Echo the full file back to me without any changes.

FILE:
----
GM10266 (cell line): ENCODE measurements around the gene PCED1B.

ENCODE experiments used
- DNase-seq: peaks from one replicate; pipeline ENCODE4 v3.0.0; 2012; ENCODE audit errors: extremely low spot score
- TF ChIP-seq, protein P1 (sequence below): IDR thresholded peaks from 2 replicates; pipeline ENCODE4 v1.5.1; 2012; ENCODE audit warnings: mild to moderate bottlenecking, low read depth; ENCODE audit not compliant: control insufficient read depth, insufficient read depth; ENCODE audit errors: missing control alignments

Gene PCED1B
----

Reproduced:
GM10266 (cell line): ENCODE measurements around the gene PCED1B.

ENCODE experiments used
- DNase-seq: peaks from one replicate; pipeline ENCODE4 v3.0.0; 2012; ENCODE audit errors: extremely low spot score
- TF ChIP-seq, protein P1 (sequence below): IDR thresholded peaks from 2 replicates; pipeline ENCODE4 v1.5.1; 2012; ENCODE audit warnings: mild to moderate bottlenecking, low read depth; ENCODE audit not compliant: control insufficient read depth, insufficient read depth; ENCODE audit errors: missing control alignments

Gene PCED1B